I have a distinct childhood memory of being at some older cousin’s wedding, listening to the Maid of Honour give a speech. She was my cousin’s best friend, and I remember her saying something along the lines of “we can go months without seeing each other, and then pick right back up where we left off.” To little me, the idea of not seeing your friends for months was preposterous. How can you even call yourselves friends, if you’re not seeing each other every day? Of course, as an adult, that speech now makes a lot of sense to me. Even before COVID, it wasn’t unusual to not see good friends for months and months. Keeping in touch is easier now, of course: smartphones and social apps. But in-person hangouts are far less frequent than as kids. Reality isn’t like Friends or New Girl—you probably don’t live across the hall from or in one giant apartment with your adult friends.
Adult friendships are a lot harder to maintain than sitcoms would suggest, due to competing commitments. Jobs, significant others, children. We’re busy! If you’re an avid podcast listener, you might know Aminatou Sow and Ann Friedman from Call Your Girlfriend, the hit podcast “for long distance besties everywhere.” The show’s manifesto is as follows, from the website: “We believe that friendship—particularly among women and femme-identified people—is a defining, important, and powerful relationship, and that conversations among friends can be the source of incredible social and political power.” A bold statement, and one that’s at the core of their new book Big Friendship, though in a down-to-earth, accessible (and fun!) way.
In Big Friendship, Aminatou and Ann (as they refer to themselves) work through their living example of a successful friendship that has survived all sorts of adult problems. The trick? They simply cared to maintain that friendship. And that meant putting in work, the kind of work we usually associate with romantic relationships (they have, for example, been to Friend Therapy). Big Friendship makes the argument that, though society doesn’t seem to value it as such, deep, lasting friendship is—and always was—a vital part of the human experience.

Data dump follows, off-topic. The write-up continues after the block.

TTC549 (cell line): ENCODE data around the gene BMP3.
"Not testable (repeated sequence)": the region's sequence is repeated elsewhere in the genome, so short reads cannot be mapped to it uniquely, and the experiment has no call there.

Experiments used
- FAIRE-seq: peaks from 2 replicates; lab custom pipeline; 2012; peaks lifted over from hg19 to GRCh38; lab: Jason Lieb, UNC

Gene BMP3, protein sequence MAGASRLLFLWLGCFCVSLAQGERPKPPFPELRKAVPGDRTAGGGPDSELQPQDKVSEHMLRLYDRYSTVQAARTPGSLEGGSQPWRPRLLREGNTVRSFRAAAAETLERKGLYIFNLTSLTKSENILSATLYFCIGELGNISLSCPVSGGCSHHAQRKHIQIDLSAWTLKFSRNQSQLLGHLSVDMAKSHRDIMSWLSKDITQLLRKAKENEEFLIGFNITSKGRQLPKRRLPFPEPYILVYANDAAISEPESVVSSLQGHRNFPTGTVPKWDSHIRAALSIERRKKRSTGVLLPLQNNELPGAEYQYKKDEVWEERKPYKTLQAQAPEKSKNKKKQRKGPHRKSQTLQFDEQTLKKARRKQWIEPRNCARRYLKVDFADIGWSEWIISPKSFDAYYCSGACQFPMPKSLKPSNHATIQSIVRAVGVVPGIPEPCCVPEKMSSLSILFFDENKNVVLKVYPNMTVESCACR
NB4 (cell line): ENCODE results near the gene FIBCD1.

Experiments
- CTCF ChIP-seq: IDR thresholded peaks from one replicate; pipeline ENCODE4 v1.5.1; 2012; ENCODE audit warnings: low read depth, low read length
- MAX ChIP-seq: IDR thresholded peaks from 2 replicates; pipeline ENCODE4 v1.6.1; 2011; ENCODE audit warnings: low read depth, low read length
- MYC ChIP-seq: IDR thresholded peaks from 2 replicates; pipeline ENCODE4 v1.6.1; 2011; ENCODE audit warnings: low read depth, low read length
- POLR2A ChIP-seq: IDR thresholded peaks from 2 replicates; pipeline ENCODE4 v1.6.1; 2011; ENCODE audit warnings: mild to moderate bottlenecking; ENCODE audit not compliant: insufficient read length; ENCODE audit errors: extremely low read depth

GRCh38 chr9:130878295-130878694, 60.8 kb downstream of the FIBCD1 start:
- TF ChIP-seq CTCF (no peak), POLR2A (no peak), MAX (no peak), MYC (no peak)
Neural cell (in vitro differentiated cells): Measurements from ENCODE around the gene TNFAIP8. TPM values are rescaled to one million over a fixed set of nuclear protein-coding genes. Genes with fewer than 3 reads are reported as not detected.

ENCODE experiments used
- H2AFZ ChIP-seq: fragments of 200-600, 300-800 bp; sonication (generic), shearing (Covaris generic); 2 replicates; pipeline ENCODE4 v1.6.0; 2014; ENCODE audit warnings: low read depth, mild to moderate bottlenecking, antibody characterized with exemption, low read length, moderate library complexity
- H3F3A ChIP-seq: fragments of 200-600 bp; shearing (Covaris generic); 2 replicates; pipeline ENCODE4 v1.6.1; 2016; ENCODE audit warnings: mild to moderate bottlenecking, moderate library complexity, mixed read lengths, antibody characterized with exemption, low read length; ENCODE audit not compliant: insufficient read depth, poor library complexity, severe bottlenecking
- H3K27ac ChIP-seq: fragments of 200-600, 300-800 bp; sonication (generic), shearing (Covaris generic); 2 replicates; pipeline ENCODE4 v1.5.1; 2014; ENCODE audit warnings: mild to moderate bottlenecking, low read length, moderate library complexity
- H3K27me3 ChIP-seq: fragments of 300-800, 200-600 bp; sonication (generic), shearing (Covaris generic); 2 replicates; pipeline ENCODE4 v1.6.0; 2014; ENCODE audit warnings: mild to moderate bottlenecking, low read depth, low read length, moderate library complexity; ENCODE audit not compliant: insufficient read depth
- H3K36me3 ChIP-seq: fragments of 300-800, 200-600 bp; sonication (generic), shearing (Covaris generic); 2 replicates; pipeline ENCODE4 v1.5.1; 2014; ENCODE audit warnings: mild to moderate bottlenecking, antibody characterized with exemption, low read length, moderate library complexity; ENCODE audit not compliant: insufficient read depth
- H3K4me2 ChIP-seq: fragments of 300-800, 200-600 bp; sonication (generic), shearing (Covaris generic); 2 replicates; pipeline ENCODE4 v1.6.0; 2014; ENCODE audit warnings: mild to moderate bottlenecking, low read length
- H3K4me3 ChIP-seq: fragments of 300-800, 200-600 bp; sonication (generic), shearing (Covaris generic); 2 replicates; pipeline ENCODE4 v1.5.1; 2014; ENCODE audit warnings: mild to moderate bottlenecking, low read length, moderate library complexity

© Scholastic Inc.
The Baby-Sitters Club books by Ann M. Martin have been adored by generations of kids since the publication of the first book in the series, Kristy’s Big Day, over 30 years ago in 1986. Just writing that makes me feel very old. As a kid I loved going to the local library every week to stock up on new books, especially during the summers when, at least in my small town, there wasn’t much else to do but read (plus reading outside in the summer is the best).
© Scholastic Inc.
Over 200 books were published in the series from 1986 to 2000, some written entirely by Martin and others with assistance from ghostwriters, though Martin still provided the outlines and edited the books. Over 176 million copies of the books have been sold worldwide. Much of the inspiration for the stories and characters came from the author’s own life, including years of babysitting in her youth and working as a teacher as an adult.
In the 1990s there was a Baby-Sitters Club TV show and a movie. The books were so popular, there even was a BSC board game (and yes, my sister and I used to play it, although I didn’t like it as much as the Sweet Valley High board game). You can find the game on Amazon and eBay.
Angela, from Pierre Berton Resource Library, and her daughters Maya and Kara, created this beautiful wall chalk art outside their homes to express their gratitude and thoughts on COVID-19. #TogetherVaughan
I’ve been thinking a lot about what community means. How do we define community? What brings communities together during times of hardship?
I’ve seen a lot of people uniting for the greater good lately. From demonstrations of appreciation for frontline workers in the fight against COVID-19, to peaceful protests against systemic anti-black racism and police violence. Our communities refuse to back down. We are strong, resilient, and we won’t stop fighting for justice.
Community isn’t just a group of people inhabiting the same place. Community is about solidarity, empathy, and respect. It’s about acknowledging the often invisible ties that link us all. To be a member of a community is to be a member of a team — something greater than yourself. You can’t spell community without unity.